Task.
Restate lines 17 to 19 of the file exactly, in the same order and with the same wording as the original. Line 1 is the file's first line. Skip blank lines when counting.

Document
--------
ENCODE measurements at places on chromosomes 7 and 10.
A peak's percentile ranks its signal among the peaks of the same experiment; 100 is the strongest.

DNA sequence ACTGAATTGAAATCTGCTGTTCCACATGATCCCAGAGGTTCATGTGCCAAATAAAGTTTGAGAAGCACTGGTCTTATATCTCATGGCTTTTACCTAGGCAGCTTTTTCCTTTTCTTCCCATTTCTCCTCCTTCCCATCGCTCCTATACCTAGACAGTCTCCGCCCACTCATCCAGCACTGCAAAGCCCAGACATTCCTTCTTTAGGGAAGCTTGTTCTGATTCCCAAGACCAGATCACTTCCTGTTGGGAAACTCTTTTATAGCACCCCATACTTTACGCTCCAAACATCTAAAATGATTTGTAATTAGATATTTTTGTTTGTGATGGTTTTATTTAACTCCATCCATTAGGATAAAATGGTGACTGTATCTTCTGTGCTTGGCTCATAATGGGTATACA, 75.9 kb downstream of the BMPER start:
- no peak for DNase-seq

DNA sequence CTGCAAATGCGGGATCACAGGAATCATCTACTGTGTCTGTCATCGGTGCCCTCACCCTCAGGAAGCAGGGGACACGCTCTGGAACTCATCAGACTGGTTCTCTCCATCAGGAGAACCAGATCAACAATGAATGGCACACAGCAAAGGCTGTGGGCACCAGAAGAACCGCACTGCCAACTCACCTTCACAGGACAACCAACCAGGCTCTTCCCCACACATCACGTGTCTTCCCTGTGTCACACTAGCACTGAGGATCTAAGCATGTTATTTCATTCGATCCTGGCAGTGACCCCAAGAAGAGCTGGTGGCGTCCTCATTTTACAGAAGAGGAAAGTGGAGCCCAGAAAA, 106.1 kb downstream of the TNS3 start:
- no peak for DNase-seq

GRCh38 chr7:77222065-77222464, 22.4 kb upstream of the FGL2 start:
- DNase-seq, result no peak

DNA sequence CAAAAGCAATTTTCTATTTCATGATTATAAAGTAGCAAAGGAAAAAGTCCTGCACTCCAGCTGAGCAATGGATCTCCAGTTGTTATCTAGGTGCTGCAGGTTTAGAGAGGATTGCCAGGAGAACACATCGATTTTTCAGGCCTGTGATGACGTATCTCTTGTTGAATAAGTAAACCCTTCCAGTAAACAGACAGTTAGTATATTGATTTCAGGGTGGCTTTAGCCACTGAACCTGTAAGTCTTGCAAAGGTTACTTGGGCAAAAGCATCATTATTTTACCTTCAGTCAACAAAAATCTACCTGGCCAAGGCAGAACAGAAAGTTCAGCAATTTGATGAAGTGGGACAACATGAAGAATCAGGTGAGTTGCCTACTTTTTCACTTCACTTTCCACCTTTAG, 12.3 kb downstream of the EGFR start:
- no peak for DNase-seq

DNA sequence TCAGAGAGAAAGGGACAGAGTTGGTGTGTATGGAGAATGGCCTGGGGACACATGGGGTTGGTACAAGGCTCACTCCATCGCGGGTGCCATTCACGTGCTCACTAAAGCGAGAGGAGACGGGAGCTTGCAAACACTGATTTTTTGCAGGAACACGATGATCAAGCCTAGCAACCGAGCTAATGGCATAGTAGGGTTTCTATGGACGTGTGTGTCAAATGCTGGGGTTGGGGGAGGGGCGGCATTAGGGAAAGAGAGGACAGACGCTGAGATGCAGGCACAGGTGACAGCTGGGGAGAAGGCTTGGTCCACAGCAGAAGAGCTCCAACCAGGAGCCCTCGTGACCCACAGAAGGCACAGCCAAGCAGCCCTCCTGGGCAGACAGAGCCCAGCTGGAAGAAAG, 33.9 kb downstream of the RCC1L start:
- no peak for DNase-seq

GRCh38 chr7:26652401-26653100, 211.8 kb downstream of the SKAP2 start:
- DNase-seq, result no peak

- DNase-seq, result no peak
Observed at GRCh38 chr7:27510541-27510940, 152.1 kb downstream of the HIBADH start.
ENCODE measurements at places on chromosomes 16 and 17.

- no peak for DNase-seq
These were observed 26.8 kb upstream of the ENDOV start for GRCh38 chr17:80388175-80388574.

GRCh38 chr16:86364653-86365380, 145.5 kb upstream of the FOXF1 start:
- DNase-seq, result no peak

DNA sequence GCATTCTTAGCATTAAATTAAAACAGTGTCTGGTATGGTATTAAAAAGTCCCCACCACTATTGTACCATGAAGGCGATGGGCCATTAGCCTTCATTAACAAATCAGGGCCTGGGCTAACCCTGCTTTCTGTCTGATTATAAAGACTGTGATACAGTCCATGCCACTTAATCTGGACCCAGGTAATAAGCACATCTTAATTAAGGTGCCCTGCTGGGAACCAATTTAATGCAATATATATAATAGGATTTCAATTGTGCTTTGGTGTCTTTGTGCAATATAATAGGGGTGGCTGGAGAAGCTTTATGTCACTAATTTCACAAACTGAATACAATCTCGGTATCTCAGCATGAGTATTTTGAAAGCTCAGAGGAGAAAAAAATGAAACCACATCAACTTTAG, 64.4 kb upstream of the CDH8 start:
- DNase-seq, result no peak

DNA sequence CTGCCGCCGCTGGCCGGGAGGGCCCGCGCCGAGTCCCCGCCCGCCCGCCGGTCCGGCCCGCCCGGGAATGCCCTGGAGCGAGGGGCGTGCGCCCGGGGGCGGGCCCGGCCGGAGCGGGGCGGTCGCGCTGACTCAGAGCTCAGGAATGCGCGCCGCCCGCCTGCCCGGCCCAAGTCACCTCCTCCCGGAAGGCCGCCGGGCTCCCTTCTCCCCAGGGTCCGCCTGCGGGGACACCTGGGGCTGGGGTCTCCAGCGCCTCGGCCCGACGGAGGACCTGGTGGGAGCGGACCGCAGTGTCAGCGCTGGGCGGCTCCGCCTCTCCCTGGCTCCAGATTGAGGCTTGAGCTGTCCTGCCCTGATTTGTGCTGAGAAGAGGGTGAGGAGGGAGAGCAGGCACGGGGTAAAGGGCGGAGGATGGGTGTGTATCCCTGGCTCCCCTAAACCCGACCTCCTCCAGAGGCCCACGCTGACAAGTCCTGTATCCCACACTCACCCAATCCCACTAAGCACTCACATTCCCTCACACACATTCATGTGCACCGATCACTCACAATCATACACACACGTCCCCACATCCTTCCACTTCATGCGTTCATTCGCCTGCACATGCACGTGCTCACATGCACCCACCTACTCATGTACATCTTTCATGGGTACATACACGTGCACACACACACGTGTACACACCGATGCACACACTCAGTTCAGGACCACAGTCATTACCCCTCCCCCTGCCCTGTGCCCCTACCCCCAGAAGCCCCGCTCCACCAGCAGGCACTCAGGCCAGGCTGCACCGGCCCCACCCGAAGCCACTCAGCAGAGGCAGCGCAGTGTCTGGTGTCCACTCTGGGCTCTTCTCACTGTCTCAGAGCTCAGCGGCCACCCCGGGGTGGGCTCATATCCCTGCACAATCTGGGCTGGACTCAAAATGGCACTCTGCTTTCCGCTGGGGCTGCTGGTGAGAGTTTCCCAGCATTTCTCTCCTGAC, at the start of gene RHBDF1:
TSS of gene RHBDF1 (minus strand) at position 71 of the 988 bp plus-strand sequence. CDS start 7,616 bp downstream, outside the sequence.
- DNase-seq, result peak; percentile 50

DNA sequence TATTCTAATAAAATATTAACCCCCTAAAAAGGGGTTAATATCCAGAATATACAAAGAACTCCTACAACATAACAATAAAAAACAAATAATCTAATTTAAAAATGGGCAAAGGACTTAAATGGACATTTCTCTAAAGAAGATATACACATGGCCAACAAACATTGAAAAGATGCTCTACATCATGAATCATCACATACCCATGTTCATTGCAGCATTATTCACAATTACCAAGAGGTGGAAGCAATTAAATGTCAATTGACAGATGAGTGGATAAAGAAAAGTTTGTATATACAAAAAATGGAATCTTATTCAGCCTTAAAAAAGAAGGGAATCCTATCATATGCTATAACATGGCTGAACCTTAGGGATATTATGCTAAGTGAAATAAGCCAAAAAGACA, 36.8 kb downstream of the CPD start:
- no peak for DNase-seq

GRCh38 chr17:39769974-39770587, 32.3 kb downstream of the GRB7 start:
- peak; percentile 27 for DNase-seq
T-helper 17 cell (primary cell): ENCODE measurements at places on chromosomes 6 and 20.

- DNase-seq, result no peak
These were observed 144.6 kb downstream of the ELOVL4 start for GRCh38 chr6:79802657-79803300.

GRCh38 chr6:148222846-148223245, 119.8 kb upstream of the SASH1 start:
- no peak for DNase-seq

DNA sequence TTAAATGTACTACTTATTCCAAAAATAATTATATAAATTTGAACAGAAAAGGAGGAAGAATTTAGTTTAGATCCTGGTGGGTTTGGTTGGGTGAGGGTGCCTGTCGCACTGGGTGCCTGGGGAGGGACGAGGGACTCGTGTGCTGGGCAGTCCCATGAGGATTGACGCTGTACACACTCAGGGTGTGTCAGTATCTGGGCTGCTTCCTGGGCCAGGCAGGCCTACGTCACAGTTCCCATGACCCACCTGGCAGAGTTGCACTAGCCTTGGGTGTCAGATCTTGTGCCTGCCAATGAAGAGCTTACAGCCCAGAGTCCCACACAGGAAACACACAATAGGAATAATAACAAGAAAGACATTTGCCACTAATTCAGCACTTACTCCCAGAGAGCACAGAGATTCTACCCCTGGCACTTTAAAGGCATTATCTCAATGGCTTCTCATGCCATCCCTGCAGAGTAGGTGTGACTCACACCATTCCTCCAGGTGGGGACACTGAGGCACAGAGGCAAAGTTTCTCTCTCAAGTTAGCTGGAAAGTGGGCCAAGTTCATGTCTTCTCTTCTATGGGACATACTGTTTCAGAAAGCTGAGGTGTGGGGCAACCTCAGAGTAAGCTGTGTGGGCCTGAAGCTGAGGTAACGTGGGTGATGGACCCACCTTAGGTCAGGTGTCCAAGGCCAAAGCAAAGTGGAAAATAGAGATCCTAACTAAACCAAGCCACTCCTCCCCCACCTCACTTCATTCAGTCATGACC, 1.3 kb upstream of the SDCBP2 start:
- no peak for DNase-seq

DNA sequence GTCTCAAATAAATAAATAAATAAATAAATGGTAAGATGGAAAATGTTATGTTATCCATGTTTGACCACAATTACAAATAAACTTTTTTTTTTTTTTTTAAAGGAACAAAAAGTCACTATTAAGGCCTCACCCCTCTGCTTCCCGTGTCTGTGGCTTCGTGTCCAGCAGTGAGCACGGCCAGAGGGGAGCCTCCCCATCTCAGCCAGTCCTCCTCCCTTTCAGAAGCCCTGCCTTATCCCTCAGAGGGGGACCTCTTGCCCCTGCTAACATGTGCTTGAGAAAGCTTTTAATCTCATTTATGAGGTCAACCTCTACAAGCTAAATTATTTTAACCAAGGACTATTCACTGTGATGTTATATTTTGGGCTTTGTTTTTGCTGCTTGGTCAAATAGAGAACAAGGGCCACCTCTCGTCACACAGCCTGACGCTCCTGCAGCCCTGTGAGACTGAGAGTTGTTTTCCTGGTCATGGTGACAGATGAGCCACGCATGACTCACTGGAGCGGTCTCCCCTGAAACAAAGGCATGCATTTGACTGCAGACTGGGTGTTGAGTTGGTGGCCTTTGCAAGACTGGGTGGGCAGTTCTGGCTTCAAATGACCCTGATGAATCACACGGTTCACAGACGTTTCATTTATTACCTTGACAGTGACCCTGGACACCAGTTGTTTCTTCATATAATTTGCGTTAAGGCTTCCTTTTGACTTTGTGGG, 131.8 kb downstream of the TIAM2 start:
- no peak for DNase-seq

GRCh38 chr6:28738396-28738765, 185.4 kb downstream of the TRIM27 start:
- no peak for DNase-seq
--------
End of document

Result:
ENCODE measurements at places on chromosomes 16 and 17.

- no peak for DNase-seq
These were observed 26.8 kb upstream of the ENDOV start for GRCh38 chr17:80388175-80388574.